14 inlägg
togr posted:
The point is if at every moment there are equal buy/sell orders (as each order needs counterpart to execute) how could this move th e price anywhere
This is a very wide question so I'll cut to the chase: supply and demand. That how the price move.
There is always someone take the counterpart to execute your trade doesn't mean they will take it at any cost (price). That depend on their policies, strategy, reserve ratio...
High Demand + Low Supply = Higher Price
Low Demand + High Supply = Lower Price
The price move down when more people selling than buying and there aren't equal buy/sell orders.
Sometime you get requote, slippage when the broker don't have enough counterpart to execute your orders.
I don't throw darts at a board – I bet on sure things.
shihaskni
Oct 06 2016 at 07:23
2 inlägg
McLeonis posted:
togr posted:
The point is if at every moment there are equal buy/sell orders (as each order needs counterpart to execute) how could this move th e price anywhere
This is a very wide question so I'll cut to the chase: supply and demand. That how the price move.
There is always someone take the counterpart to execute your trade doesn't mean they will take it at any cost (price). That depend on their policies, strategy, reserve ratio...
High Demand + Low Supply = Higher Price
Low Demand + High Supply = Lower Price
The price move down when more people selling than buying and there aren't equal buy/sell orders.
Sometime you get requote, slippage when the broker don't have enough counterpart to execute your orders.
Rustan mallari (tankbeta)
Oct 06 2016 at 08:25
171 inlägg
following this thread.
Plan your trades and trade your plans.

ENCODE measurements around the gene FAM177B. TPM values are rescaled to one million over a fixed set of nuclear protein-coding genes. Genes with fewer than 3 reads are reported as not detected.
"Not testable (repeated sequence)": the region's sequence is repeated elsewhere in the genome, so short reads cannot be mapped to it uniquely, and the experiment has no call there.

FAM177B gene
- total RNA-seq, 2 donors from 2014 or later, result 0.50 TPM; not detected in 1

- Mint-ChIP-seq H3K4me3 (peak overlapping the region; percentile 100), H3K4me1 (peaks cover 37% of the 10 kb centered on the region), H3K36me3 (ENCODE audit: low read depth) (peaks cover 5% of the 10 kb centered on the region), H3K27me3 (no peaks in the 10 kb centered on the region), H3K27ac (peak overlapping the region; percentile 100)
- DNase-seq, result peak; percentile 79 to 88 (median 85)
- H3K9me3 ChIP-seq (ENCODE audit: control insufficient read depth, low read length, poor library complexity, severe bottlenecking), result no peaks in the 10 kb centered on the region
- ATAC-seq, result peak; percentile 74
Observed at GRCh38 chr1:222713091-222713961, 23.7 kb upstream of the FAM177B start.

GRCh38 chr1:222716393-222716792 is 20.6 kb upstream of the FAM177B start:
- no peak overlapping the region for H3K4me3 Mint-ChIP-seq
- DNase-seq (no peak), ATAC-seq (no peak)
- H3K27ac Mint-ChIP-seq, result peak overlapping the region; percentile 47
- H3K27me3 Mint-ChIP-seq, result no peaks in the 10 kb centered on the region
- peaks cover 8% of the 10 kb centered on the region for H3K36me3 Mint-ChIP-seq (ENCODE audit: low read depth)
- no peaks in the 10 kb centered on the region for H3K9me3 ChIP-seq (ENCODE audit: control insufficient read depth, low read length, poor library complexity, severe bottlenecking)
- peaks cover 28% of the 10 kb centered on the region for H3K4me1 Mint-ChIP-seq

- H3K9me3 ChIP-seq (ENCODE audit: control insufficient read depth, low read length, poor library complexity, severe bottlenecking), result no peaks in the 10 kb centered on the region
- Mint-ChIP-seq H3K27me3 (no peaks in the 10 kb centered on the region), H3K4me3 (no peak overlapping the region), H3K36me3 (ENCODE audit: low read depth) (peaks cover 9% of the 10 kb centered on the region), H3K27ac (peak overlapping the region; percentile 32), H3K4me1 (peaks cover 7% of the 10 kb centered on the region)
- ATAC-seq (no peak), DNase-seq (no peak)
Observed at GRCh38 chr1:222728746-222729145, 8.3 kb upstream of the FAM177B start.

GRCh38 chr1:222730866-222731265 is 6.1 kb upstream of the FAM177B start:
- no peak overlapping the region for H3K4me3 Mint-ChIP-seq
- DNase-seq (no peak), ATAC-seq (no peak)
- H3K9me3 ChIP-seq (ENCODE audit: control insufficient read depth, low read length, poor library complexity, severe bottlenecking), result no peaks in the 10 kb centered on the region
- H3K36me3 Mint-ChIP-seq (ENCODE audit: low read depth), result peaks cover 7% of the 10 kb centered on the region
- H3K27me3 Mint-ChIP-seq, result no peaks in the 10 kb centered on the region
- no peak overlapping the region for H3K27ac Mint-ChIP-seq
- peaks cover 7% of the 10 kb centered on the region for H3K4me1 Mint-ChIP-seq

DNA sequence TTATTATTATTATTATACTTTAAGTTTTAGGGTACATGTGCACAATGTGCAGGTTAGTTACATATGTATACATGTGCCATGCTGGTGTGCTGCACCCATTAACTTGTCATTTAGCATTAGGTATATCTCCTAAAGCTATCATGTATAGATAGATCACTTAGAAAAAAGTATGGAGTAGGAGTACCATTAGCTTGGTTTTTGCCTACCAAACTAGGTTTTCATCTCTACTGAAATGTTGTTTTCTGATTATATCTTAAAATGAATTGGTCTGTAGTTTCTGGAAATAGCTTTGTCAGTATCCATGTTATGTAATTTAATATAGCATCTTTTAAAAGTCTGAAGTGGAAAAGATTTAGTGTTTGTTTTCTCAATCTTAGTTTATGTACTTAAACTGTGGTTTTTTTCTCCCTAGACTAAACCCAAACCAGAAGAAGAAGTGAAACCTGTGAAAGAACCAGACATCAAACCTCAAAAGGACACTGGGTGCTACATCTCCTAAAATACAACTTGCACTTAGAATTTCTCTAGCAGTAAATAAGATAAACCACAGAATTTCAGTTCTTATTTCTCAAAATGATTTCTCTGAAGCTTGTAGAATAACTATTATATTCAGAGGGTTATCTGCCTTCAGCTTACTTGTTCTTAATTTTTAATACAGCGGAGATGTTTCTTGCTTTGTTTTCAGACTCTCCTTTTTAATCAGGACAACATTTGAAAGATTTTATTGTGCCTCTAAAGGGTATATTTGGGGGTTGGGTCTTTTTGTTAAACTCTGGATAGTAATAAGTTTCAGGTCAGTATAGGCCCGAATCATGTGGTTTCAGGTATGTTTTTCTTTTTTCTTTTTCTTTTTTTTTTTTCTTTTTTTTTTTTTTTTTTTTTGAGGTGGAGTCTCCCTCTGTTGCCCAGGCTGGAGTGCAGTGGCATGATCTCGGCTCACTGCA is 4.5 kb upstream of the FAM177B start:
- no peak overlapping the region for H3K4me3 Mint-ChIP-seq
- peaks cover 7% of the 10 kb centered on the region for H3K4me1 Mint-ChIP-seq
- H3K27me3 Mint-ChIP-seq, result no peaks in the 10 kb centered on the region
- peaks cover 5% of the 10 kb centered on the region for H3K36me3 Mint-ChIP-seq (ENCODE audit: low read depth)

vontogr (togr)
Oct 06 2016 at 09:40
4862 inlägg
shihaskni posted:
McLeonis posted:
togr posted:
The point is if at every moment there are equal buy/sell orders (as each order needs counterpart to execute) how could this move th e price anywhere
This is a very wide question so I'll cut to the chase: supply and demand. That how the price move.
There is always someone take the counterpart to execute your trade doesn't mean they will take it at any cost (price). That depend on their policies, strategy, reserve ratio...
High Demand + Low Supply = Higher Price
Low Demand + High Supply = Lower Price
The price move down when more people selling than buying and there aren't equal buy/sell orders.
Sometime you get requote, slippage when the broker don't have enough counterpart to execute your orders.

The thing is
...The price move down when more people selling than buying...

If people are selling someone has to buy the same amount.
xgavinc
Oct 06 2016 at 09:50
235 inlägg
McLeonis posted:
togr posted:
The point is if at every moment there are equal buy/sell orders (as each order needs counterpart to execute) how could this move th e price anywhere
This is a very wide question so I'll cut to the chase: supply and demand. That how the price move.
There is always someone take the counterpart to execute your trade doesn't mean they will take it at any cost (price). That depend on their policies, strategy, reserve ratio...
High Demand + Low Supply = Higher Price
Low Demand + High Supply = Lower Price
The price move down when more people selling than buying and there aren't equal buy/sell orders.
Sometime you get requote, slippage when the broker don't have enough counterpart to execute your orders.

Exactly. Go to 3 different currency exchanges (Bureau de Change for example)... everyone is offering a different price to exchange currency, the supply and demand for currency moves the price. The larger moves come from banks exchanging currency with other banks (eg. Bank A needs CAD, Bank B has a lot of CAD and sells CAD to bank A for USD at the best rate - USDCAD moves the most, but all USD pairs are affected by the transaction). Other factors like interest rates will also move price due to bonds and other factors... everything from bonds and savings accounts to the traveler exchanging currency are linked and influence the 'market', therefore moving prices.